Who knew ....... that one day when Sally Quinn sold Grey Gardens - there would be an estate sale causing great excitement for Grey Gardens fans all over the country and probably internationally as well.
This event was well covered by the press - even the New York Times thought it was important enough to send out Penelope Green to write a great recap of the sale. For those of us that could not attend, Penelope's article made you feel that you were there. I thought the title was perfect, even if it made me feel sad that perhaps the Grey Gardens house would never be the same. "G'Night Forever Little Edie, Grey Gardens Is Empty At Last" by Penelope Green. https://www.nytimes.com/2017/11/22/style/grey-gardens-estate-sale.html
Photo courtesy of the New York Times
We're so excited to introduce Grey Gardens Wines, and with it, our first release of rosé. Grey Gardens Wines is brought to you by Grey Gardens Official, the official legacy brand for Grey Gardens and Little Edie. (Don't miss the Little Edie Brooch, made from the original worn in the documentary.) We created this wine to honor Big & Little Edie and their beloved home. We think they'd just love it.
Grey Gardens Rosé 2016 is a dry rosé from the North Fork of Long Island - a judicious blend of the three main red grape varietals that Long Island is famous for. Bouvier Beale, grandson of Big Edie and nephew of Little Edie, a wine expert, truly believes that the Long Island wines are a well kept secret just like the Napa Valley was in California in the 70's. The climate on Long Island, similar to the famous French Bordeaux region, is perfect for growing red wines like Cabernet and Merlot, two of the grapes used in Grey Gardens Rosé.
This years limited supply will sell out so don't wait to fill your fridge with Grey Gardens Rosé. You can order via http://www.pugliesevineyards.com/grey-gardens-rose.html (must be 21 & over) or call Domenica at 631-734-4057 to order by phone. FREE SHIPPING for 6+ bottles or Cases. (Must order via phone to receive this offer). No tax out of New York state. Perfect for Holiday gifts!
If you live on the East End of Long Island, you can find our rosé at Domaine Franey Wines & Spirits and Park Place Wines & Liquors in East Hampton, or Churchill Wines & Spirits in Bridgehampton.
Summer is here! And with it comes a feature in the Summer 2017 issue of EAST, the East Hampton Star Magazine. Titled, "Being Edie" by Nina Channing, the article highlights how truly captivating the story of Grey Gardens is, and how our brand is continuing it with heirloom jewelry, accessories, candles, and of course, our new rosé.
"Every once in a while a story comes along so compelling that no matter how much time passes, people continue to tell and retell it with relish as though it were the freshest gossip. Grey Gardens is one of those stories."
Thank you to Nina and the East Hampton Star for publishing such a wonderful piece. Read it for yourself here.
Happy summer to all!
Recently, as many of you may have seen in the news that Grey Gardens is for sale for $20 million dollars. I asked myself at the time, what would Little Edie think? A few days later, I was going through a folder and found this photo of Little Edie - with the title " A Steal-----at $500G." I got my answer. I think Edie would have been proud that Grey Gardens has become so important and the current asking price proves that. I often get magical messages like this from Edie - so you know she is watching all of what goes on - and is thrilled to be loved by so many.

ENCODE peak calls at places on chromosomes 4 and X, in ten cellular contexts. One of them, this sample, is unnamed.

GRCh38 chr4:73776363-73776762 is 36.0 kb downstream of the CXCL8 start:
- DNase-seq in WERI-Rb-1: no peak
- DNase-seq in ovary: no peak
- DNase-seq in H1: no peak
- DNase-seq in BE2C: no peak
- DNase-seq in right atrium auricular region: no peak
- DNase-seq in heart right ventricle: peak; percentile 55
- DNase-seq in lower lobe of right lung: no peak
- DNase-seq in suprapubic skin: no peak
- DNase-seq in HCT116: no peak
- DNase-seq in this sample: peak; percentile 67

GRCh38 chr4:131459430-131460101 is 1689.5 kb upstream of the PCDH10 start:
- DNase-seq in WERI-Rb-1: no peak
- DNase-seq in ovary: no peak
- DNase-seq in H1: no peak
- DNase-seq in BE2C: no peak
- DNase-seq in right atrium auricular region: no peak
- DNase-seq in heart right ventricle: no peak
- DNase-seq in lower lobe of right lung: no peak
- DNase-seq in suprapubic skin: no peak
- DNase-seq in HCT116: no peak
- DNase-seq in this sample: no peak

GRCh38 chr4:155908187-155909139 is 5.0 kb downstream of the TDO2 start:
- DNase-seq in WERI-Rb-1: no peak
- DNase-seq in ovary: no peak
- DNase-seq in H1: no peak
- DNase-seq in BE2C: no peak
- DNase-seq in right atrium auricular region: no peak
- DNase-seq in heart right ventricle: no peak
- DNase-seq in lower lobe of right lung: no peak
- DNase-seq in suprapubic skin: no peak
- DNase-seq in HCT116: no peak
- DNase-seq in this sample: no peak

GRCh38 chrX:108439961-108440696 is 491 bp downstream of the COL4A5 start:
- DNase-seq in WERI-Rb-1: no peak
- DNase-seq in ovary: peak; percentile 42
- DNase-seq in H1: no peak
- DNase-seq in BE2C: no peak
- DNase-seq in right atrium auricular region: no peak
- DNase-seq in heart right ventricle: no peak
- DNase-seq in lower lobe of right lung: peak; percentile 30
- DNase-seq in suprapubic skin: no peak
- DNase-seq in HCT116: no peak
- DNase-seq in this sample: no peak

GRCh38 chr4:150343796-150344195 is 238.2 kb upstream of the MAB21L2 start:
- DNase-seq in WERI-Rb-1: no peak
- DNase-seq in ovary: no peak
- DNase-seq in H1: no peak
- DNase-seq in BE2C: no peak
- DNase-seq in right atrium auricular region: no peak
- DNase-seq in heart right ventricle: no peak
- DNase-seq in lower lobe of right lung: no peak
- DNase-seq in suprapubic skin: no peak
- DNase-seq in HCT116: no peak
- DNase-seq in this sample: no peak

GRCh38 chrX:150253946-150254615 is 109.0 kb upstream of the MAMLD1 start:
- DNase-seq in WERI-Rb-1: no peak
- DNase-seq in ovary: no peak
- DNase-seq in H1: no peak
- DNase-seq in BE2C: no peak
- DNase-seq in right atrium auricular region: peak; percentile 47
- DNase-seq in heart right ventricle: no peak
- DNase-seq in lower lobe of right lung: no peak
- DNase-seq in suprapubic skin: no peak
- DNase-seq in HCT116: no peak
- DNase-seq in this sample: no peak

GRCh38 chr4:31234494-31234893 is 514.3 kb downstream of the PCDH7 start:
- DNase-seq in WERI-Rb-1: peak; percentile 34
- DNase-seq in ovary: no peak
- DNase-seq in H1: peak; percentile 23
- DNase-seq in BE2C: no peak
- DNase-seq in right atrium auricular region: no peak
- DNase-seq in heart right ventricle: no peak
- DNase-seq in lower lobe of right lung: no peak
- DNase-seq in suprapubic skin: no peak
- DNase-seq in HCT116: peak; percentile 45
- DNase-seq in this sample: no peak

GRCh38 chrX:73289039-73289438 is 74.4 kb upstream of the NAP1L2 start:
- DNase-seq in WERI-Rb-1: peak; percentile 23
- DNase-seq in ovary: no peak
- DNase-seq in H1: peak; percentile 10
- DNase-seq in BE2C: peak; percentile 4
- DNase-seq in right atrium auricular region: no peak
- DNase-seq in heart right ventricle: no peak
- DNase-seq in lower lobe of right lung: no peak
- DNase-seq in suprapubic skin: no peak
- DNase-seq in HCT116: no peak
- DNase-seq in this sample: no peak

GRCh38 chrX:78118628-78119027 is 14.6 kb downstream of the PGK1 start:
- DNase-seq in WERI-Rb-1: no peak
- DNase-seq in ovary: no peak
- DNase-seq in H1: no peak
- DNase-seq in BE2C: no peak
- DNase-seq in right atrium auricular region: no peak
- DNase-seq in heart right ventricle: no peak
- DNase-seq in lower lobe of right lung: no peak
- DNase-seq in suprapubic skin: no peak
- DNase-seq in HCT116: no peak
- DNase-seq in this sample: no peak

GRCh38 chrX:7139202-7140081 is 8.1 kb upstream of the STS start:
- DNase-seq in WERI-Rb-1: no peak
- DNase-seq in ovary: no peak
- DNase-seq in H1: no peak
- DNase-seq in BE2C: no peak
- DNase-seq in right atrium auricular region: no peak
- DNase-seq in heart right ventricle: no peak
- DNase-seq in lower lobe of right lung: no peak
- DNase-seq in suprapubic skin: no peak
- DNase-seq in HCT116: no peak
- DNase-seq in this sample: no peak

I know that even though she did not get her asking price for the house when she eventually sold to Sally Quinn for $220,000.00, she was happy to know that it would not be torn down and would be restored to its original beauty. How generous and unselfish Little Edie was.
This is all part of the magic. We are appreciative that Sally Quinn and Ben Bradlee did not tear it down and kept the legacy alive all this time.
Original Post below: Cheers to Little Edie Beale! Your legacy lives on!!!
As many know the story of Grey Gardens, from the famous Documentary Film by the Maysles Brothers, and the Broadway Musical that has travelled the world, plus the HBO film in 2009 - it is easy to gather that Big Edie ( Edith Ewing Bouvier Beale) loved Grey Gardens and had no intention of moving EVER. Her bohemian spirit thrived in that environment and she was willing to sacrifice luxuries in order to stay there.
Wondering what she would say today, knowing that her property is now for sale for $20Million Dollars. Is it the home itself, or the famous story that gives Grey Gardens and the property it's current value? The property itself is not impressive in acreage nor is it ocean front. But the history is astonishing and the value of Grey Gardens will climb further without a doubt.
I recall finding a letter from Big Edie's youngest child, Buddy Beale who also happens to be my late father in law. Buddy was very loving and cared very much for his family. In the mid 1960's he wrote a letter to his mother, insisting to sell Grey Gardens for $65,000 and move to Palm Beach. The potential buyer was poised to sign the purchase offer, but Edie insisted she was never leaving her palace. Both Phelan and Buddy tried to help their mother survive the situation at the time.